“No, no,” I forced a smile across my face and into my voice. “I want to go, see it with the guides and all the lights on. And it’s only one time, especially with this tomb exhibit only being temporary too.”

That night, I took my first patrol as normal, just before closing. I felt myself being extra careful, for some reason, even within the nice, evenly-lit halls. My eyes kept trailing off toward the windows, perhaps hoping— or fearing— to see the strange suspect, tracking yet another of my patrols. Yet nothing but the well-maintained hedges and topiaries could be seen in the low light outside.

Thinking about the outing here to the museum on my upcoming day off made me realize that, some time during my weekend, another of my coworkers would be out taking my patrols. Now, ever since my employment started, I had been the one to consistently go about and check on things while the other guard manned the post at the main entrance, reading the paper or listening to the radio. Frankly, it didn’t faze me to stretch my legs and get a few bouts of exercise during the night, so the informal arrangement was maintained. But what if the strange woman was spotted by one of them, exposing my failure to keep watch of the grounds?

By the end of my first round, I was ready with my carefully-chosen words to explain that I may have possibly seen a strange woman perhaps skulking around the garden if I had not been there to shoo her off. But fate decided that I was not able to pass on that sleight of words.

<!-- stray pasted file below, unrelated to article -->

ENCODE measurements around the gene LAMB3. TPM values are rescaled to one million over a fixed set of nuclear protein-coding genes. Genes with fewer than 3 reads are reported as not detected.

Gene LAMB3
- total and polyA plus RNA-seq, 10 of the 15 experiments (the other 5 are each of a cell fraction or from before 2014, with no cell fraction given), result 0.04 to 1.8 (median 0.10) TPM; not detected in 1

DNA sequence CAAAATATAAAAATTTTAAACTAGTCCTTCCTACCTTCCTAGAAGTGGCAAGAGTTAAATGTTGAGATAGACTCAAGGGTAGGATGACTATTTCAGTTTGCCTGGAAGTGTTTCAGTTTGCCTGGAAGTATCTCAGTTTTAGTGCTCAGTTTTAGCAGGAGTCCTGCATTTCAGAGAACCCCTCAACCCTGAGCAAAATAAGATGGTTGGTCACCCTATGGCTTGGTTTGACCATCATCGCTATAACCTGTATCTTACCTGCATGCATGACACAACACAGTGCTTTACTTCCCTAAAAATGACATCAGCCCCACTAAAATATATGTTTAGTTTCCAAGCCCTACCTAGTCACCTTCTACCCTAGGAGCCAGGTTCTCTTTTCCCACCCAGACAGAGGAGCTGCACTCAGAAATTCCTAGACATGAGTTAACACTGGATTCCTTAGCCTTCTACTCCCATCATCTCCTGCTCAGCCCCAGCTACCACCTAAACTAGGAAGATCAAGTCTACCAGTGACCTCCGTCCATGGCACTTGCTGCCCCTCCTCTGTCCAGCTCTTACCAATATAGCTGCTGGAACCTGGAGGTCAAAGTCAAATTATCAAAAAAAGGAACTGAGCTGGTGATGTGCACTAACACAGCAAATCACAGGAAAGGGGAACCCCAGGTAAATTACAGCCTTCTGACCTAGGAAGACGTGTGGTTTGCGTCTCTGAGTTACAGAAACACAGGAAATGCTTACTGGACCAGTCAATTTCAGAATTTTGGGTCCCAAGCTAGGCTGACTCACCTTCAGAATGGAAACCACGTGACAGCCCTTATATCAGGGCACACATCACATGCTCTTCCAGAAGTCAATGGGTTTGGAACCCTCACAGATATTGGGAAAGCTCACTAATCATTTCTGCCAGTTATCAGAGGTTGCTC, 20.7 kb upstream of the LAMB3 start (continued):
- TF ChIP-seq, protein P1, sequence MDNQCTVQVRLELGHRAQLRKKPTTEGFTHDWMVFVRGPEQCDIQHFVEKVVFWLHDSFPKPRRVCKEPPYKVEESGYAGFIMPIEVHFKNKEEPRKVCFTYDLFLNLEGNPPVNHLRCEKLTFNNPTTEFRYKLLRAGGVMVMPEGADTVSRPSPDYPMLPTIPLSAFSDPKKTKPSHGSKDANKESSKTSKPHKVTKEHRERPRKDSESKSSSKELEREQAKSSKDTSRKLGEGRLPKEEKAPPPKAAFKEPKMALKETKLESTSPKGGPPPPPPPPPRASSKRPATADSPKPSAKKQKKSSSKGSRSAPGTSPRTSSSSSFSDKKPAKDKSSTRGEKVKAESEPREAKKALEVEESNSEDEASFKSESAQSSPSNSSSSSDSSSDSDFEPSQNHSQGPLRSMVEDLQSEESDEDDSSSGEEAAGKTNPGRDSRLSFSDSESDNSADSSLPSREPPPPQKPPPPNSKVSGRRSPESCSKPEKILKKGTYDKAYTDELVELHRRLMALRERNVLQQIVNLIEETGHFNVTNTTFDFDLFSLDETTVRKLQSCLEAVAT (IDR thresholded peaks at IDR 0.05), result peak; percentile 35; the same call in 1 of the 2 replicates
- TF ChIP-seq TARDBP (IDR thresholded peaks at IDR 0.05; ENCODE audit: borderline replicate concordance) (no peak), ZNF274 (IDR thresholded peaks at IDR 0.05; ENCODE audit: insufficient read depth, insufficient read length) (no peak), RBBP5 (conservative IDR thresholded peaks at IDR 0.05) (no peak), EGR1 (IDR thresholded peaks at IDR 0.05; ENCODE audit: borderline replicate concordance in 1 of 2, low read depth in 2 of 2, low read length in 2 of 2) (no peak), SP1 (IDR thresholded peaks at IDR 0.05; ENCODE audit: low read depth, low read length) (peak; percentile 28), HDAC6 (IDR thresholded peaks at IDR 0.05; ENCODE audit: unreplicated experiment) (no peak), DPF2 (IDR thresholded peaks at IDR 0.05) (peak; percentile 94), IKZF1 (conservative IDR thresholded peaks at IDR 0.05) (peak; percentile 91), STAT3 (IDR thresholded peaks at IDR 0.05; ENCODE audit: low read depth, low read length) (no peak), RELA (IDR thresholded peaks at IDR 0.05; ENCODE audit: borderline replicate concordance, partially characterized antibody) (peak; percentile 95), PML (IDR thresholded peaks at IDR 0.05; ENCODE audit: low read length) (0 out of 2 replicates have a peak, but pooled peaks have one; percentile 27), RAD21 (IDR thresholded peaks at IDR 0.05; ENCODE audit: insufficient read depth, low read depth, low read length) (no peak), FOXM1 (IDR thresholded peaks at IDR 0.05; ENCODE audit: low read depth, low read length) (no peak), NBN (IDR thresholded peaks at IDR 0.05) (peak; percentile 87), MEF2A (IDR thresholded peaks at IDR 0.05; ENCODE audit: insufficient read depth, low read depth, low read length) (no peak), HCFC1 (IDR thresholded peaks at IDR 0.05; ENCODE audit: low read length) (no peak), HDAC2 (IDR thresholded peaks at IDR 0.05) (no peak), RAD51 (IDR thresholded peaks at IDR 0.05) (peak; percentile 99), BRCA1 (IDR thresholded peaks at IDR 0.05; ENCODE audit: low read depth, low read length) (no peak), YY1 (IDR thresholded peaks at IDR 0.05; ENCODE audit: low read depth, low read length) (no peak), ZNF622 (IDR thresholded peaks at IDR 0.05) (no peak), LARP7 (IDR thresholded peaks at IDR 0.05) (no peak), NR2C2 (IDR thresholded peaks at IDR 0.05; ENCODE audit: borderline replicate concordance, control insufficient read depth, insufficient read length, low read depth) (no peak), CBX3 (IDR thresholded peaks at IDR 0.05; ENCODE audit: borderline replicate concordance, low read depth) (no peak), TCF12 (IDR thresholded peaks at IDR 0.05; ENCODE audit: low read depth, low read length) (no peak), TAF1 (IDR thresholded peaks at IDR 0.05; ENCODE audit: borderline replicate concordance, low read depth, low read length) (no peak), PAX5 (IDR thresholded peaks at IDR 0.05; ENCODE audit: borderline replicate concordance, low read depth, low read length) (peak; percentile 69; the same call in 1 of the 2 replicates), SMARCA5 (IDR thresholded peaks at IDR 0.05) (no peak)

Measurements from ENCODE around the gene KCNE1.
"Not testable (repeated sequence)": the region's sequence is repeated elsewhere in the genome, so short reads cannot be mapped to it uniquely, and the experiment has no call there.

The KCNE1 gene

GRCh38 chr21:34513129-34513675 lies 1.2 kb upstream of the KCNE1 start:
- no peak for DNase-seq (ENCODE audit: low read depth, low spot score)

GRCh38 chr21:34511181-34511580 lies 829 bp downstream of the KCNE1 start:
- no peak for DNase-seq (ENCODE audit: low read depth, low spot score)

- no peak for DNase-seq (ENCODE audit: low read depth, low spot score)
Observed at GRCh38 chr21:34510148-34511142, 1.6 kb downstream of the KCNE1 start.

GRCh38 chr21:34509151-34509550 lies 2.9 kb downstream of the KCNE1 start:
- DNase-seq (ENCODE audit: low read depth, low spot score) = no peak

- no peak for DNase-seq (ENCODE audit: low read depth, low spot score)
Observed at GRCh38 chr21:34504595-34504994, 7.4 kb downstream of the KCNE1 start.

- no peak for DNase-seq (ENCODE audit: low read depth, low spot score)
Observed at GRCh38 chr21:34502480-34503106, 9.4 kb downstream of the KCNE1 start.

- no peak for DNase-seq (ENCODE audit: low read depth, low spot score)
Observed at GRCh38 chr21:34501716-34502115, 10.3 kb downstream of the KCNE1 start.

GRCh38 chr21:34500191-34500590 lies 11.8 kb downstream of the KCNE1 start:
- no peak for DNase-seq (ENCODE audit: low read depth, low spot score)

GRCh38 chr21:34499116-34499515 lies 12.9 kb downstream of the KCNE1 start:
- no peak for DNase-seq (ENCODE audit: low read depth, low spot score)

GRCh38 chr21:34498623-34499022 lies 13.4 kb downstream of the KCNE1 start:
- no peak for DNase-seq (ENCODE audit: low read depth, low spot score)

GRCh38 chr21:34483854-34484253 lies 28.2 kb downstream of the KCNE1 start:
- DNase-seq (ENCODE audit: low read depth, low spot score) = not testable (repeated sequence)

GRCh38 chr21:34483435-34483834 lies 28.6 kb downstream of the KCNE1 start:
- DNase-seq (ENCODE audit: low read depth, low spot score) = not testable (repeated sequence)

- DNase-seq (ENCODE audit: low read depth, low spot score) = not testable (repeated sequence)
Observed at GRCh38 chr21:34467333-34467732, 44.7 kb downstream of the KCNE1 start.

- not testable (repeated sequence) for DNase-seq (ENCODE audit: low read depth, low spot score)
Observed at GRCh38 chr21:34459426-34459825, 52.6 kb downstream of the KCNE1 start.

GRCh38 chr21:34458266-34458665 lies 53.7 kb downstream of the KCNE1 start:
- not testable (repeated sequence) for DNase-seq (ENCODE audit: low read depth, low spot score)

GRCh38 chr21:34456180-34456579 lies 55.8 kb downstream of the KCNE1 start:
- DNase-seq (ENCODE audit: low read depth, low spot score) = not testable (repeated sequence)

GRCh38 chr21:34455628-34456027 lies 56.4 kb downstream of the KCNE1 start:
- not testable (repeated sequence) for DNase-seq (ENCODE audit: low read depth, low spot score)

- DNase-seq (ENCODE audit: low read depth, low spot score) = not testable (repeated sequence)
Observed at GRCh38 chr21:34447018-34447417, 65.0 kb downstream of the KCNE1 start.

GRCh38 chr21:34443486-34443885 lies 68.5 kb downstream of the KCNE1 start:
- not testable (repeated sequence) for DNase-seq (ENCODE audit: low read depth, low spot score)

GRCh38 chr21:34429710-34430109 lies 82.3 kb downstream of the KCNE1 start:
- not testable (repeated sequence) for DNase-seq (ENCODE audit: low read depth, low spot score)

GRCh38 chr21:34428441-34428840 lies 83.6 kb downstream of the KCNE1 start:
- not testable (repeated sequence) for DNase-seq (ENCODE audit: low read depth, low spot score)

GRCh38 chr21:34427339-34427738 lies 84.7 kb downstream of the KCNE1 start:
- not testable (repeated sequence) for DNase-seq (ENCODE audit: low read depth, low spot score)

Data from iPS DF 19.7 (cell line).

Aside from the other guard, the slightly older and thinning-haired Hank, some of the curators were marking their territories in the main entrance hall. “Ah, good timing, Liz. Everything look good out there?”

“Yeah, Hank, same as always,” I nodded and lied so easily. “Is something going out tonight?”

“Man… or woman the desk here, would you? The boys here have asked me to help them… escort this thing. Get it in place all nice and secure.”

Up from the basement elevator beyond the normally locked and blocked double doors there in the hall came a rolling metal cart, pushed by one of the young, university-fresh curators. The older expert types helped guide it effortlessly through the opened doorway. Sitting on the cart was a waist-height display case draped in a sheet. Through the bright ceiling light, I could see the silhouette of something boldly geometrically shaped on a fine, thin stand.

“Sure, Hank. Do your thing,” I said, shifting back around the desk to take up his well-used wooden seat. He nodded at me, and I offered him his preferred military-style salute to send him off with the other staff.

As my hand left my brow, I swear I saw the flash of a face through the side window of the hall. By the time I stood, whatever I had seen was long gone. Waiting for the rhythmic sound of the rolling cart on the marble floors to disappear down the hall, I jumped back out from the security desk and searched the darkness beyond the windows for any signs of… whoever it could have been. With no remnant of anything, really, I returned back to my duty at the desk.

By the time Hank had returned from his task with the curators and the new installation, the regular time for my exterior patrol was over. Hank shrugged and tried to explain why it wasn’t a big deal, but something— my responsibility, maybe something else, forced me to run outside to complete it as usual. Would you be surprised to hear me say that not a single oddity was found that night?